For Utah, however, the agency’s proposed remedy is not realistic and threatens grid reliability, Thom Carter, RMP’s director of governmental affairs, told lawmakers last week.
“There are real technical and procedural issues with the rule and, if implemented as written, there’s a real risk to the system reliability and adverse effects on customers in affected communities,” said Carter, who until recently headed Utah’s Office of Energy Development. “We, Rocky Mountain Power, plan to fully litigate this rule. We are marshaling all of our resources to put up the fight, but we need the state to be the lead and loudest voice in the fight.”
Installing SCR is prohibitively expensive, costing between $100 million and $200 million per unit, according to Jeff Peterson, general counsel for Deseret Power, which operates the Bonanza plant. So the impact of EPA’s application of the good neighbor rule would result in the likely closure of coal-fired plants in Utah and Wyoming.
“It’s very impractical to meet the timelines that they are proposing, both in terms of trying to install SCR by 2026 or trying to get new generation online. This rule is very problematic,” Peterson told lawmakers. “We have issues because we don’t have enough dispatchable power at these times when power demand is at its highest. And this rule would have the effect of shuttering some of that dispatchable power that we have in Utah and would just exacerbate that problem.”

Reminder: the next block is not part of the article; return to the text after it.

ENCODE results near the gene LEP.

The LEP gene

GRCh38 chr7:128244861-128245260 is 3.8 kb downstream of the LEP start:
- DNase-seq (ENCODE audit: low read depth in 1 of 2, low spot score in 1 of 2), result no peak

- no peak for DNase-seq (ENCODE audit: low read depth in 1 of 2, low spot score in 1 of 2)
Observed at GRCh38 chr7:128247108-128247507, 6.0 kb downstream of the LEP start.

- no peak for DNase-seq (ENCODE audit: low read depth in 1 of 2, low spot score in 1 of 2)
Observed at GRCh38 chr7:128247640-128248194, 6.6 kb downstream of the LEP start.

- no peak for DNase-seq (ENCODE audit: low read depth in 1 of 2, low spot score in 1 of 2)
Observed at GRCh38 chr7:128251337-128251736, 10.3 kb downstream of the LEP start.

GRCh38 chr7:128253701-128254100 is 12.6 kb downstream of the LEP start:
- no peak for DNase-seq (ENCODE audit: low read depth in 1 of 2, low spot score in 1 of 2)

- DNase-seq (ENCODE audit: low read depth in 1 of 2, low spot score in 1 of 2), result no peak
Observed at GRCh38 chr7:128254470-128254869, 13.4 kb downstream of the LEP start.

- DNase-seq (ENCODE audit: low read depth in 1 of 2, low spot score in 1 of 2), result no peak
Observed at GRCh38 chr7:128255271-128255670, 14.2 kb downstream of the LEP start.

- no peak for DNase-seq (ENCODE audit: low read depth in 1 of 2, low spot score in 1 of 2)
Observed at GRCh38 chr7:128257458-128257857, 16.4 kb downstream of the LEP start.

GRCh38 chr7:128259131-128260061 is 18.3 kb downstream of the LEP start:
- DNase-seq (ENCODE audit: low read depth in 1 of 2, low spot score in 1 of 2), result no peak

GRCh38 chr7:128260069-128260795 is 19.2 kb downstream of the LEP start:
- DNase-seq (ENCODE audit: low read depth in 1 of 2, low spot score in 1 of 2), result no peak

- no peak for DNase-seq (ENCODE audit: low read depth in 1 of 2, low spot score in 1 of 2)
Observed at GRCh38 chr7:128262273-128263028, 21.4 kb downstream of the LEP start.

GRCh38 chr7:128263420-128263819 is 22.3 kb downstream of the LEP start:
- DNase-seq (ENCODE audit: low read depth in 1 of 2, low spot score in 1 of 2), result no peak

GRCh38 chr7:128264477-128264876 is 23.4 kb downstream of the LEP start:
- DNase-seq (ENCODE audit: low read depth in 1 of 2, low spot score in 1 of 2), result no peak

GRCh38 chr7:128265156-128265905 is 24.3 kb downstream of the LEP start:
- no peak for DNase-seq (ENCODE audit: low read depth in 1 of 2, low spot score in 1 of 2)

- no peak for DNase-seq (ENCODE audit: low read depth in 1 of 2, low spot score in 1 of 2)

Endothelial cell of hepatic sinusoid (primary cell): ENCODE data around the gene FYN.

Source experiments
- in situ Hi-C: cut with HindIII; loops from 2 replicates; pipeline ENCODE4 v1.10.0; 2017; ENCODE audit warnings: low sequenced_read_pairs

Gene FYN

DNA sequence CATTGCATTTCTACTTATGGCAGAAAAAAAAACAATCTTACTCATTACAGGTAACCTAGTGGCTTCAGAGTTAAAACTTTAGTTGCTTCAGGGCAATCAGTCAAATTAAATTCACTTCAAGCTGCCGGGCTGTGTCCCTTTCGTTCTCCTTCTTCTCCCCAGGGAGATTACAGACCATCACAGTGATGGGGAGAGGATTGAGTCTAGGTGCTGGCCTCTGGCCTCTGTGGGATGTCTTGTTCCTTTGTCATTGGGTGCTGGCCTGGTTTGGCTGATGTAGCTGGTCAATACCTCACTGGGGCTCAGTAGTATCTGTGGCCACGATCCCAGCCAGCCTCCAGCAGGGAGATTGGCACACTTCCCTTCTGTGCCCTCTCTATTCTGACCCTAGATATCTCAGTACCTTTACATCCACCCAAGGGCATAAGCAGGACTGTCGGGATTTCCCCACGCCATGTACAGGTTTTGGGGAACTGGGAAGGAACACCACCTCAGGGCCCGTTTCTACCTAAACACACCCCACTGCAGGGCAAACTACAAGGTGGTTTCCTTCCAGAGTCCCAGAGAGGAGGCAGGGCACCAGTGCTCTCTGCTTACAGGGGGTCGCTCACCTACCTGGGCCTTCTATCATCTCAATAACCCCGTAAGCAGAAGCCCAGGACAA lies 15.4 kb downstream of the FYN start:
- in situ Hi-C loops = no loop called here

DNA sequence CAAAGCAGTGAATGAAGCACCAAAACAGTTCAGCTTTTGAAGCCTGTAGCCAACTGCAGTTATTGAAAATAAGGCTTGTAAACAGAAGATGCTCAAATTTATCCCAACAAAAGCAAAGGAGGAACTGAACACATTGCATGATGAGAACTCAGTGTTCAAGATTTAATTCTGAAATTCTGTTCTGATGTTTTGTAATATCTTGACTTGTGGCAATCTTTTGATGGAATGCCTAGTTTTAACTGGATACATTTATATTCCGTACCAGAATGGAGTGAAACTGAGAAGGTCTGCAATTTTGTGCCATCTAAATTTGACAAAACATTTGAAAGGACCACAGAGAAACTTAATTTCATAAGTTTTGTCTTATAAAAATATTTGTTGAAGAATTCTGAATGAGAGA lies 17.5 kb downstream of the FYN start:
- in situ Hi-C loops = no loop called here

RMP relies heavily on coal to generate electricity for its three-state service area, but it is in the process of pivoting toward emission-free renewables and nuclear power. Still, its corporate parent, Berkshire Hathaway, intends to spare no expense to fight the EPA, according to Carter.
“We have a very large legal department, and we are engaging with outside counsel. We are looking at every possible opportunity legally, within our bounds to spend,” Carter said. “The best way to put this is, we are lawyering up. We are using our resources and partnering with the states to have common interest agreements. I don’t have a specific dollar amount that we will be spending to litigate, but we’re going to litigate.”
HEAL Utah’s Alex Vielleux ridiculed the litigation as a “frivolous” suit that will eat up public money best spent elsewhere.
“We should be listening to the EPA,” said Vielleux. “The EPA has the best available science. All that ozone is crossing state borders, and it’s polluting other places. If those plants need to be shut down by the EPA, we’re going to take their word for it. Instead of spending $2 million on a lawsuit, maybe they should be spending $2 million thinking about where those jobs are going to be when the coal plants start shutting down. We’re just lighting money on fire for what purpose?”